Convenience superstores are not only outpacing sales growth for the total convenience industry, but also for the total U.S. retail industry. And the same can be said in terms of store growth. Notably, Gross cited, convenience superstores represent six of the top 10 convenience banners for sales added, and five of the top 10 convenience banners for stores added.

"They are really starting to have a role in the growth platforms for convenience," she said.

However, retailers should not just copy what a chain like Wawa is doing. Rather, they should find ways to innovate further around what they see, she advised. 

Gross laid out a few key areas that will be changing over the next four or five years for convenience retailers:

  • Trip types: Convenience retailers are now deciding to have many different trip occasions inside their stores, not necessarily just the impulse trip.
  • Meal solutions and prepared food: It's not even about adding that basket of apples inside the store. Certain convenience retailers have a food offering that is unparalleled; and that anyone would want to eat and experience with their family.
  • Future of the frontend: Self-checkout, mobile payment platforms and new digital technologies can be implemented for a faster checkout experience.
  • Retail health: Mass merchandisers have been doing this as well, but convenience has not really increased the assortment to the same extent. 
  • Desire to experience: Convenience needs to notice what consumers are spending their money on — vacations, concerts, brunch with their friends on the weekend, etc. — and add these types of experiences into stores, or make them better at least from a navigational standpoint.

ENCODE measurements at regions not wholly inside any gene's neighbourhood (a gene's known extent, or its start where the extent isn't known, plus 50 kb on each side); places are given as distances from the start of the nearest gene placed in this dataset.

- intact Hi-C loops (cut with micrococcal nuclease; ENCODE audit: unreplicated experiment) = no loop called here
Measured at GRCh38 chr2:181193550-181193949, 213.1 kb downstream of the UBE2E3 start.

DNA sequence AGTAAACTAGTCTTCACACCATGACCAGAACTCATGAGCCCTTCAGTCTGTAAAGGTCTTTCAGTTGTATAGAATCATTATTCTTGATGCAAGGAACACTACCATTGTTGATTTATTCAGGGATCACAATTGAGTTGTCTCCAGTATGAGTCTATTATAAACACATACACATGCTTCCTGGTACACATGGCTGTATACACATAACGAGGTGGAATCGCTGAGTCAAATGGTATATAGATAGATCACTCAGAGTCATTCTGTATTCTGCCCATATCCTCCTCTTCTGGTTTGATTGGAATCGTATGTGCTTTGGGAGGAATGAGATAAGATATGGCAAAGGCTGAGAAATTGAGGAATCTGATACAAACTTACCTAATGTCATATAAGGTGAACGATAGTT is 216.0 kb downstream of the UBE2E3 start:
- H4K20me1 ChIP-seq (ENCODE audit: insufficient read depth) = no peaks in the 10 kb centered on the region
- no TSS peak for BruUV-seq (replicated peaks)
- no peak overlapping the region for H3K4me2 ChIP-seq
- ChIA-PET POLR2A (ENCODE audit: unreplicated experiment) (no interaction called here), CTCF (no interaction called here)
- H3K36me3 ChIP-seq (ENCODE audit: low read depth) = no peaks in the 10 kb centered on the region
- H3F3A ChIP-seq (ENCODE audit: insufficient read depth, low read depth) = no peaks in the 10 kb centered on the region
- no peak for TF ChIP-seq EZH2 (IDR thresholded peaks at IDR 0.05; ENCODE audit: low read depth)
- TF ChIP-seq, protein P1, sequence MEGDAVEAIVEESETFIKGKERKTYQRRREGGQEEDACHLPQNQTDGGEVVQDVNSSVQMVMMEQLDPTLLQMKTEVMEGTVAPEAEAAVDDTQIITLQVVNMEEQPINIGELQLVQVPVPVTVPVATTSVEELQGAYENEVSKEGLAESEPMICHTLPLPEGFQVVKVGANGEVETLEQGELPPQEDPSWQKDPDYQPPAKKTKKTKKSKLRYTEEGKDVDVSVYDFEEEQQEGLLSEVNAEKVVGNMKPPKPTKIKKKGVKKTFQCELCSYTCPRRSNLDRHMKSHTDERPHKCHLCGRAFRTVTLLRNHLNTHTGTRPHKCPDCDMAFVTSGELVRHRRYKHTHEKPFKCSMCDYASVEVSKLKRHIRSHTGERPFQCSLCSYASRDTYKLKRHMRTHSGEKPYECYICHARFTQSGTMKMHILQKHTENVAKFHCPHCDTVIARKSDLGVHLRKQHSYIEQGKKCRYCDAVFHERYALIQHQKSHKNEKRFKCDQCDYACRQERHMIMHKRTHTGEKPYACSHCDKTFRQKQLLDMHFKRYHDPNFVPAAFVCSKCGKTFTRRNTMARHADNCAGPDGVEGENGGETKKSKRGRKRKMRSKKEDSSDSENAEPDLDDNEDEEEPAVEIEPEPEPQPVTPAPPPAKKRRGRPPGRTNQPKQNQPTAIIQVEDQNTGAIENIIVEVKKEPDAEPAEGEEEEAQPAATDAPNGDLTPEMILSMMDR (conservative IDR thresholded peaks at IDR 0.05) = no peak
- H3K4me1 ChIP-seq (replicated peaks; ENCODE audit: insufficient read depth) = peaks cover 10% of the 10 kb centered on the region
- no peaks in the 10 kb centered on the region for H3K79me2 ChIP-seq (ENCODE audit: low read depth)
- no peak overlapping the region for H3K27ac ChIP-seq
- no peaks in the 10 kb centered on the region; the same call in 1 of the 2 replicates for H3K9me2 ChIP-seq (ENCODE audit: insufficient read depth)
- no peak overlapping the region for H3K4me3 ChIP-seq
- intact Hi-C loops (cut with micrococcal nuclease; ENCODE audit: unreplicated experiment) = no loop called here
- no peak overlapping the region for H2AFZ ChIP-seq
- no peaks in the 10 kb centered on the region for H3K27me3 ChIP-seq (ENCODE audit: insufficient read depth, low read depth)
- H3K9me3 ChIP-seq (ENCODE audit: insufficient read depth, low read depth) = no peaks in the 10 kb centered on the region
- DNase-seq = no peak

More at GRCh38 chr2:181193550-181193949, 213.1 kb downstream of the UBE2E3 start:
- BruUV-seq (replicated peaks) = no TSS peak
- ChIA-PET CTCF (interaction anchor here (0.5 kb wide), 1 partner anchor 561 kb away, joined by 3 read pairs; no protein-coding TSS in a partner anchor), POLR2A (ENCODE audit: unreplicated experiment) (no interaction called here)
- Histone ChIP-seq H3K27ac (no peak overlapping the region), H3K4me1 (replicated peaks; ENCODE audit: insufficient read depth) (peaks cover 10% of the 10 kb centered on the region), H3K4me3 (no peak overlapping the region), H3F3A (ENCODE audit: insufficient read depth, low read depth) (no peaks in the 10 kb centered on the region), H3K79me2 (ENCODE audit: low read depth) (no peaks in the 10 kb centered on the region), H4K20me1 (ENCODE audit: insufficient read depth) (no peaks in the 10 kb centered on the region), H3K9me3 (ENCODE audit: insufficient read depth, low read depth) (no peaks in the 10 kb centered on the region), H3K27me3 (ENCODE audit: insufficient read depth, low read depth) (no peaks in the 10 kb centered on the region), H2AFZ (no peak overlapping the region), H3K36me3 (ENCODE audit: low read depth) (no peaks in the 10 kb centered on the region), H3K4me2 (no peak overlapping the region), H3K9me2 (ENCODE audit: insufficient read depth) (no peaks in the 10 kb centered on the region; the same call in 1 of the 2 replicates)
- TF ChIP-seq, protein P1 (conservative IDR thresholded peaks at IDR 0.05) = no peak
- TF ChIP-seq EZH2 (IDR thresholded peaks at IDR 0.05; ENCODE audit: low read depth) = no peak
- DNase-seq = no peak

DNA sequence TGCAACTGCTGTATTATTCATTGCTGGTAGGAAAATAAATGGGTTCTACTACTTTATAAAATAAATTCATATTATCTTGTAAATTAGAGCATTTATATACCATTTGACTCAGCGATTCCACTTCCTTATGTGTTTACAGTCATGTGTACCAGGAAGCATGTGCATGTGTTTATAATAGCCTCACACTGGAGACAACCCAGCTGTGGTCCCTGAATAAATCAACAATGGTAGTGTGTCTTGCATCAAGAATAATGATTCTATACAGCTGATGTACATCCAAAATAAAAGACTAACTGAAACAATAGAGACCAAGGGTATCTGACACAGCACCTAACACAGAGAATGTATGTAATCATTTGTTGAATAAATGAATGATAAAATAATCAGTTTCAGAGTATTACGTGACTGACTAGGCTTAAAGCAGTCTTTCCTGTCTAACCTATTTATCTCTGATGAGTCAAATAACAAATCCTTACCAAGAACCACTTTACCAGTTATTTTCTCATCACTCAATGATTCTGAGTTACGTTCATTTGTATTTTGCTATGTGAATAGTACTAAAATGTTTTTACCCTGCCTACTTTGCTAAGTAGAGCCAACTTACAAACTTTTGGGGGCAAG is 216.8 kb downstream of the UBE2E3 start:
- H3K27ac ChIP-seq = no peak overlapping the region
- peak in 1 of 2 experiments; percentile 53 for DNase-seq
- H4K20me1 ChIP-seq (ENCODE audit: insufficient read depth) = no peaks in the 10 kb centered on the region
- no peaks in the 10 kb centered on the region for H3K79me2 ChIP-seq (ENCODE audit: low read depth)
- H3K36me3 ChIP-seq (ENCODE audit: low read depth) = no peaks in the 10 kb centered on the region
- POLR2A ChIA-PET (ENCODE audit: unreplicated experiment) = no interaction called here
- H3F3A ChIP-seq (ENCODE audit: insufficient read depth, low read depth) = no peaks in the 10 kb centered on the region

• Pricing and promotion: Convenience retailers have often had a higher price point than retailers in other channels. As ecommerce has driven lower prices across the board, this is something to continue to watch.

Gross also offered some examples of leading innovation in the convenience channel. For example, 7-Eleven Inc. has strengthened its private-label offering and is giving its proprietary 7-Select brand prime shelf space in the stores. Sheetz Inc. is moving beyond traditional convenience store locations by setting up shop on college campuses, "capturing consumers while they are in that transitional period to peak consumption at retail, which happens at about [age] 25 to 34," she noted.

In addition, she pointed to Casey's General Stores using mobile to up its game — notably, using a pizza game on its mobile app to engage consumers. However, she noted that since consumers use about three to five apps on a frequent basis, retailers should consider partnering with high-frequency apps like weather or social apps to engage more consumers. Automation and click-and-collect pickup points are other opportunities c-store operators should be exploring, Gross added.

"Channel blurring is a real challenge and opportunity for [convenience] retailers. They need to find new ways to differentiate ... whether investing in a quality experience or investing in that seamless trip — finding ways to offer better navigation around the store, better trip planning, better meal planning within the store,"  she said. "It's no longer about location."